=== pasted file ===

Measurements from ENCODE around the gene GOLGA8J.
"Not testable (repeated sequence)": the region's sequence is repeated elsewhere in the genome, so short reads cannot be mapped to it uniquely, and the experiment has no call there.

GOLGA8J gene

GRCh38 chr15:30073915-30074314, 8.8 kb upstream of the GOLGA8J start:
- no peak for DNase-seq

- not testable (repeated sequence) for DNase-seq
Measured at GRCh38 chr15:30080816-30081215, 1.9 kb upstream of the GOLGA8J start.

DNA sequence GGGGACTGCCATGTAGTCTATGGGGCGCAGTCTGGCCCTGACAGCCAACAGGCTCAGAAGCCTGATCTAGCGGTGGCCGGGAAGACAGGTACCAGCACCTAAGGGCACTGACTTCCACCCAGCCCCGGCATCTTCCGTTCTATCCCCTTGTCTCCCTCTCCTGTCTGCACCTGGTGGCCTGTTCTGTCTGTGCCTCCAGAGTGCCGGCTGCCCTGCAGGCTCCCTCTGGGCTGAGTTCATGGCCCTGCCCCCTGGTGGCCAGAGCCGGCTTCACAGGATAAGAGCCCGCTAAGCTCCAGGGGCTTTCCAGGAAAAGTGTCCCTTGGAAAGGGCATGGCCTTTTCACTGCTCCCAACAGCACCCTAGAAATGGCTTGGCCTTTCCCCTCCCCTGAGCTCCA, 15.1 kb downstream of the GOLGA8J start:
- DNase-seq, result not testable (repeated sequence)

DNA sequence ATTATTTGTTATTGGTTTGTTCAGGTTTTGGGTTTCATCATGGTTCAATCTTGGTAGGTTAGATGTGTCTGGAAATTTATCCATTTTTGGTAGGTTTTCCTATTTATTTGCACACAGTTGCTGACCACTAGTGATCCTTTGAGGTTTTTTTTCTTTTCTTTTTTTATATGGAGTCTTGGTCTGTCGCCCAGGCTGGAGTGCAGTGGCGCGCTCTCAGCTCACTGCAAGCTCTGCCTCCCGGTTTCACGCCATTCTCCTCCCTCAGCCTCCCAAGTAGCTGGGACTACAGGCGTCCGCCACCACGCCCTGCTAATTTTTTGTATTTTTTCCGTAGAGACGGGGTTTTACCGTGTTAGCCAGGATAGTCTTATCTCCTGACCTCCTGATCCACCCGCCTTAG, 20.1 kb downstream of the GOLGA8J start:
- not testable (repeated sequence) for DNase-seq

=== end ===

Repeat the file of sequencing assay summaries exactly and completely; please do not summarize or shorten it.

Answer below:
Measurements from ENCODE around the gene GOLGA8J.
"Not testable (repeated sequence)": the region's sequence is repeated elsewhere in the genome, so short reads cannot be mapped to it uniquely, and the experiment has no call there.

GOLGA8J gene

GRCh38 chr15:30073915-30074314, 8.8 kb upstream of the GOLGA8J start:
- no peak for DNase-seq

- not testable (repeated sequence) for DNase-seq
Measured at GRCh38 chr15:30080816-30081215, 1.9 kb upstream of the GOLGA8J start.

DNA sequence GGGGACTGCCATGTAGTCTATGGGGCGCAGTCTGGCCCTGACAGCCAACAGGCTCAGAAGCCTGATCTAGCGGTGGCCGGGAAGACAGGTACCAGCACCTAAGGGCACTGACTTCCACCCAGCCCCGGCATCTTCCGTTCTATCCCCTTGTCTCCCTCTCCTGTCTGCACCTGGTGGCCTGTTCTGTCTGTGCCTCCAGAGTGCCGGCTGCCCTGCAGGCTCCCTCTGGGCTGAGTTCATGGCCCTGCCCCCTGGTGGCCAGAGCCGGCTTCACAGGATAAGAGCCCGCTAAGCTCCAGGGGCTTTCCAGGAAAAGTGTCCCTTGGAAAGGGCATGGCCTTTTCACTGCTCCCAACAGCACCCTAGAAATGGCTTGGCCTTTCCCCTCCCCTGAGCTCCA, 15.1 kb downstream of the GOLGA8J start:
- DNase-seq, result not testable (repeated sequence)

DNA sequence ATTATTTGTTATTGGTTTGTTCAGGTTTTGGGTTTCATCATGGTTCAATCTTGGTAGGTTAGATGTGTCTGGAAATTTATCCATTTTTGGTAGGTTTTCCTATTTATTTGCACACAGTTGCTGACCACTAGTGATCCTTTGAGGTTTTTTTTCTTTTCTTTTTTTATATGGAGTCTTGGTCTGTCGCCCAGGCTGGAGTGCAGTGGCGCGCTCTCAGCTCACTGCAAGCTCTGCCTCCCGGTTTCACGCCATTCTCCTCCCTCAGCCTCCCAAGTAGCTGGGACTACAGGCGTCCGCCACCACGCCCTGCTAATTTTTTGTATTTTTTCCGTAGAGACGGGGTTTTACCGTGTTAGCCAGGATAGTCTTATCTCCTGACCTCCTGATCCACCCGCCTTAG, 20.1 kb downstream of the GOLGA8J start:
- not testable (repeated sequence) for DNase-seq